Ecological theory has long supported the idea that species coexistence in a homogeneous habitat is promoted by spatial structure, but empirical evidence for this hypothesis has lagged behind theory. Here we describe a Neotropical ant-plant symbiosis that is ideally suited for testing spatial models of coexistence. Two genera of ants, Allomerus cf. demerarae and three species of Azteca are specialized to live on a single species of ant-plant, Cordia nodosa, in a Western Amazonian tropical rain forest. Empirically, using census data from widely separated localities, we show that the relative colonization abilities of the two ant genera are a function of plant density. A parameterized model shows that this pattern alone is sufficiently robust to explain coexistence in the system. Census and experimental data suggest that Azteca queens are better long-distance flyers, but that Allomerus colonies are more fecund. Thus, Azteca can dominate in areas where host-plant densities are low (and parent colony-sapling distances are long), and Allomerus can dominate in areas where host-plant densities are high. Existing spatial heterogeneity in host-plant densities therefore can allow regional coexistence, and intersite dispersal can produce local mixing. In conclusion, a dispersal-fecundity trade-off appears to allow the two genera to treat spatial heterogeneity in patch density as a niche axis. This study further suggests that a spatially structured approach is essential in understanding the persistence of some mutualisms in the presence of parasites.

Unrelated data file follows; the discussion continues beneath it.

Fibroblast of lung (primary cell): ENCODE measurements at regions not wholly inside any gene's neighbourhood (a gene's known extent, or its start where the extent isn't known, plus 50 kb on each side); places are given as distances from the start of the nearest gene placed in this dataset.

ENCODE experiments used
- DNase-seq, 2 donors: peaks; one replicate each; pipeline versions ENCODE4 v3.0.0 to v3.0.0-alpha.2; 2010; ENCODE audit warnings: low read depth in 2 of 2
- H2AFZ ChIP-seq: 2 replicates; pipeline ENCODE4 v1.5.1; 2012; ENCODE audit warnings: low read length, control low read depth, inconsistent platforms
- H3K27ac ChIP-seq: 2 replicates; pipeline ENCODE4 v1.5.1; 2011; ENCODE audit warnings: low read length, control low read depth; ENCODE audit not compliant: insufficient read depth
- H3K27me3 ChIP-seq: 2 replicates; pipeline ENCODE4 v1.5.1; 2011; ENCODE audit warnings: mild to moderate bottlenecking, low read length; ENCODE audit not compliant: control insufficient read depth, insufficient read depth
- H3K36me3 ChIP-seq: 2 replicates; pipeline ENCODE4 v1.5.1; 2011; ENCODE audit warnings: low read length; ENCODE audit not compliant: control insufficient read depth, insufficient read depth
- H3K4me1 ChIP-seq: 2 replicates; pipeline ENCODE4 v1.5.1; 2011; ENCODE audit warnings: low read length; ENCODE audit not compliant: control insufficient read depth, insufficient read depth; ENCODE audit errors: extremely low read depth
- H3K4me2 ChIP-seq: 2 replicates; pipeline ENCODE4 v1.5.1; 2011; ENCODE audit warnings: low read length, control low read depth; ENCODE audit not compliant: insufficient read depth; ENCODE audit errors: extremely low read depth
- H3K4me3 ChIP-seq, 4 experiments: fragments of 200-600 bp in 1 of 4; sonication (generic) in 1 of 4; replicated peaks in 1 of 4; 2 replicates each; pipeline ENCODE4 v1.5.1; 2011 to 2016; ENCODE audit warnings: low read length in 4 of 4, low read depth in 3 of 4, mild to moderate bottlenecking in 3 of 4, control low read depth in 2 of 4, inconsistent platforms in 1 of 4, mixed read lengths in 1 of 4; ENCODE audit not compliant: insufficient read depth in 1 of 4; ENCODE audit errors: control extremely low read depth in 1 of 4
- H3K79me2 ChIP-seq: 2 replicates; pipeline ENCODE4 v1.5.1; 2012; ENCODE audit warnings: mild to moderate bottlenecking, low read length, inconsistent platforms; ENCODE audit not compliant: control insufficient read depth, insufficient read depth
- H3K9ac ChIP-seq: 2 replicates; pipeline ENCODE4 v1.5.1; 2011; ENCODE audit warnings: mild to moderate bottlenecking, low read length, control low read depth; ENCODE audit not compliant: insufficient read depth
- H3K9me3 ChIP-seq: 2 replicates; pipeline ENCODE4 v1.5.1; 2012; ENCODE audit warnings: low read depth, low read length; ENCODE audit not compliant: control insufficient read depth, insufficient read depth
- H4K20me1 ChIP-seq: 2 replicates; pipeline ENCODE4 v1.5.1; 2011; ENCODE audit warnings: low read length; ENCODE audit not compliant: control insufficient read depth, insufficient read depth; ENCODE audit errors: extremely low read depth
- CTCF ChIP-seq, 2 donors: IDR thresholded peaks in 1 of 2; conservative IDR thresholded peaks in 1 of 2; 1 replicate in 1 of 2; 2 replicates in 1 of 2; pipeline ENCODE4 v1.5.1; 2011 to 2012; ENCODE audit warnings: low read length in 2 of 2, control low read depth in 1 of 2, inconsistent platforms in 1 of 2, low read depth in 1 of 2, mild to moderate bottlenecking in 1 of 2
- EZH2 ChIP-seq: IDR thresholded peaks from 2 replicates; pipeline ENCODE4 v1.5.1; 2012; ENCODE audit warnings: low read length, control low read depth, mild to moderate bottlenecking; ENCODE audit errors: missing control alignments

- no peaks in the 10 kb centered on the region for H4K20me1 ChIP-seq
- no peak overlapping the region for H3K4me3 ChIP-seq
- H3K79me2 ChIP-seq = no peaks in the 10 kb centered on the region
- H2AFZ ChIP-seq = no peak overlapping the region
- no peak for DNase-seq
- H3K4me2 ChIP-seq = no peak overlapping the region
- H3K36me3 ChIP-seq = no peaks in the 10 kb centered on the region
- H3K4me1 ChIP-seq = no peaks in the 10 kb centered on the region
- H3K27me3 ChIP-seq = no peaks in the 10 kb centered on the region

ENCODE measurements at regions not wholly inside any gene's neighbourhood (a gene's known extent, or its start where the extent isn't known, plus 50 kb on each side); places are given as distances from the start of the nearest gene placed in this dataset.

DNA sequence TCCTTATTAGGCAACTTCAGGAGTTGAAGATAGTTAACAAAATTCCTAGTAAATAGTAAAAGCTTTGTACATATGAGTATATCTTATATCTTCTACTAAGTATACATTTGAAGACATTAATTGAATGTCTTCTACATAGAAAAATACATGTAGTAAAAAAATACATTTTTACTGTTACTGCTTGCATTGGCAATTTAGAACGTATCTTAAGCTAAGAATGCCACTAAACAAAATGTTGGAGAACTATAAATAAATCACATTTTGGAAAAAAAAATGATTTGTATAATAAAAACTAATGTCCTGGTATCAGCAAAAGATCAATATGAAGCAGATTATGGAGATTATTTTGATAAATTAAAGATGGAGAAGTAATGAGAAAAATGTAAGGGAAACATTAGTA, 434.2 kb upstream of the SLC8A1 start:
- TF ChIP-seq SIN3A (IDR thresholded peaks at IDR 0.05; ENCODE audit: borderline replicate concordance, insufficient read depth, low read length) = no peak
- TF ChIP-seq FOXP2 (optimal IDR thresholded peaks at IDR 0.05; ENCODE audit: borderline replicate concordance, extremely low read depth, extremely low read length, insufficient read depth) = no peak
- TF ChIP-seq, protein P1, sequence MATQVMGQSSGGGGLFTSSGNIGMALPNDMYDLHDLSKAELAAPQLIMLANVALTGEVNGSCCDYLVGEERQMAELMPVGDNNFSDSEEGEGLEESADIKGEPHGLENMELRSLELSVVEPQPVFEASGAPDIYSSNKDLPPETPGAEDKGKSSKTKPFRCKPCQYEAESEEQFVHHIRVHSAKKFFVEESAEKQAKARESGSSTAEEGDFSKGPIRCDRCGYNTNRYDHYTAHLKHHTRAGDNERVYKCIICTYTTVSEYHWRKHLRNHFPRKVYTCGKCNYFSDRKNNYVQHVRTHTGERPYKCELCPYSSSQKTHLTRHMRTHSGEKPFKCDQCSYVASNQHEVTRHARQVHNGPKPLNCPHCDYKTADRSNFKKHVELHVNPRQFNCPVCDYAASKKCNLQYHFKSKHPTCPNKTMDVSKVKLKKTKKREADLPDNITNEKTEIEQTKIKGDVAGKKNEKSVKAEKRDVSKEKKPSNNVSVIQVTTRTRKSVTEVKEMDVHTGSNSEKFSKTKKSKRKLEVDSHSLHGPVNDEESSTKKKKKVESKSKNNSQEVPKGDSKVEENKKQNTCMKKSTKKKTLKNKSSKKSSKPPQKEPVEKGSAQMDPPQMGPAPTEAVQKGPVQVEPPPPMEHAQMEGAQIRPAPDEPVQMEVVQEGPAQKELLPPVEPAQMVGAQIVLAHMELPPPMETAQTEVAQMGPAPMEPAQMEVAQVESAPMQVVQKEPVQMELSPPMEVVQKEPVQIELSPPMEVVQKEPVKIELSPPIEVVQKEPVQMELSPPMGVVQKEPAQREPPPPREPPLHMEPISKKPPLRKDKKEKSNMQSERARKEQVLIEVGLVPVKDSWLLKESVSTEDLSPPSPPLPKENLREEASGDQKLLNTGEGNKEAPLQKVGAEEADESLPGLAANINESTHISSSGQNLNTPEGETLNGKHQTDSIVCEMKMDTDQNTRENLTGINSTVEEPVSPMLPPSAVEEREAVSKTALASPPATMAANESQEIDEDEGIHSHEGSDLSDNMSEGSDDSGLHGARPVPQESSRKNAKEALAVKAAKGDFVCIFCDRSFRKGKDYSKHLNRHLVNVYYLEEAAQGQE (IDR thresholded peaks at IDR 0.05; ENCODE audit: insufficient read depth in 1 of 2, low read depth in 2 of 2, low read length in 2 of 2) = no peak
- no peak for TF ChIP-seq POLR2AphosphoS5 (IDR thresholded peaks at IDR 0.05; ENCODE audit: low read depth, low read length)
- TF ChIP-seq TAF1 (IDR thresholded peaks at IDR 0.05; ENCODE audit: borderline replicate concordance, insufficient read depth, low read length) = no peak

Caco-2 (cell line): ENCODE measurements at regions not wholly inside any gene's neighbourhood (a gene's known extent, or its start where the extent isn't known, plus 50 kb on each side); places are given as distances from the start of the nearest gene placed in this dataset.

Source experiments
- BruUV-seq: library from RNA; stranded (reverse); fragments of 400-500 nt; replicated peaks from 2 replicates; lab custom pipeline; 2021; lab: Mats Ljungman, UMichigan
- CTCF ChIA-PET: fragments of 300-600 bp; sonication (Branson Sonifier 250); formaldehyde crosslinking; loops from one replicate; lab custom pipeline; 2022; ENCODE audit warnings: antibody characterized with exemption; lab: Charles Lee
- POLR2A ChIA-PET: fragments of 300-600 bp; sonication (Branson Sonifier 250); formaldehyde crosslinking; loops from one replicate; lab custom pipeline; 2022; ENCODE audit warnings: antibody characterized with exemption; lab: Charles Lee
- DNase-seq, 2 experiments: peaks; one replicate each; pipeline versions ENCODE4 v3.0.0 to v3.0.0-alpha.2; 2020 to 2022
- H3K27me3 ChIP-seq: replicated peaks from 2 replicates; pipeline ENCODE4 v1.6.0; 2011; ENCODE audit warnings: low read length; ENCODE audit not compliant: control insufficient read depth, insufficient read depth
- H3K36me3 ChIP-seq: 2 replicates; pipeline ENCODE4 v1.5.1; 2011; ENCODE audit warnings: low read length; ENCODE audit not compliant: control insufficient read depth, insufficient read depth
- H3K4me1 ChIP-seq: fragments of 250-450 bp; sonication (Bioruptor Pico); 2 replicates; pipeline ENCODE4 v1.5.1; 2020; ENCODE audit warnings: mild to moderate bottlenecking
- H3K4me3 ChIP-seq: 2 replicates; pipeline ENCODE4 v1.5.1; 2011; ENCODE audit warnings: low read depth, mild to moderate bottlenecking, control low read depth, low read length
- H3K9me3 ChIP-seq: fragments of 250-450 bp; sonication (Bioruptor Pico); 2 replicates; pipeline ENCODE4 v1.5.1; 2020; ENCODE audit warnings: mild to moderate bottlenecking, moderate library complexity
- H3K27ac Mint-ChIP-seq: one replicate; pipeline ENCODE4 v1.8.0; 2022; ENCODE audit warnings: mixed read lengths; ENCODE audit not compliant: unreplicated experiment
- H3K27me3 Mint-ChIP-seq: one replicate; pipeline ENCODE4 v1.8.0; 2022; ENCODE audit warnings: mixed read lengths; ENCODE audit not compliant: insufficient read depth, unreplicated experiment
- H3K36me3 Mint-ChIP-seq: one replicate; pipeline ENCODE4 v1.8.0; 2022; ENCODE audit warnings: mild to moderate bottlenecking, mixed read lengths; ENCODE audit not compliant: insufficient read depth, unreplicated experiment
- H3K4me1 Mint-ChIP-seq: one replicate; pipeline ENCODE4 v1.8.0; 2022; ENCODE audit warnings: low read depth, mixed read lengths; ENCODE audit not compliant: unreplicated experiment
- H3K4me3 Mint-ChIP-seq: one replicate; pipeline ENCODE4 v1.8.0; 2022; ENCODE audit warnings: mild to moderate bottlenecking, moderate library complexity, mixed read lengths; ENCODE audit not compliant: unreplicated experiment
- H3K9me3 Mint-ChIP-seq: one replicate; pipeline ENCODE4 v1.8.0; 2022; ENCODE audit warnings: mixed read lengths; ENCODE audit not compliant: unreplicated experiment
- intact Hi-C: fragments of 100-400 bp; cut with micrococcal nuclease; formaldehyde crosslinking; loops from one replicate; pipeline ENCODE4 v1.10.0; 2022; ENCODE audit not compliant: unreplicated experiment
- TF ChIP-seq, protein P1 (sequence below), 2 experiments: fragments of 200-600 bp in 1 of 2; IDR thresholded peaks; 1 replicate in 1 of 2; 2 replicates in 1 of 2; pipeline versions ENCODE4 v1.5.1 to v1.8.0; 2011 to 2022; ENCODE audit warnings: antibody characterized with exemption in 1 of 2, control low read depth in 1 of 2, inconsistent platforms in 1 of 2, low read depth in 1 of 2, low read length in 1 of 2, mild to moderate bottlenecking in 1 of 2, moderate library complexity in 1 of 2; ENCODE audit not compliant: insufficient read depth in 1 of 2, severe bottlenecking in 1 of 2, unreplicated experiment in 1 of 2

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|Published - 2001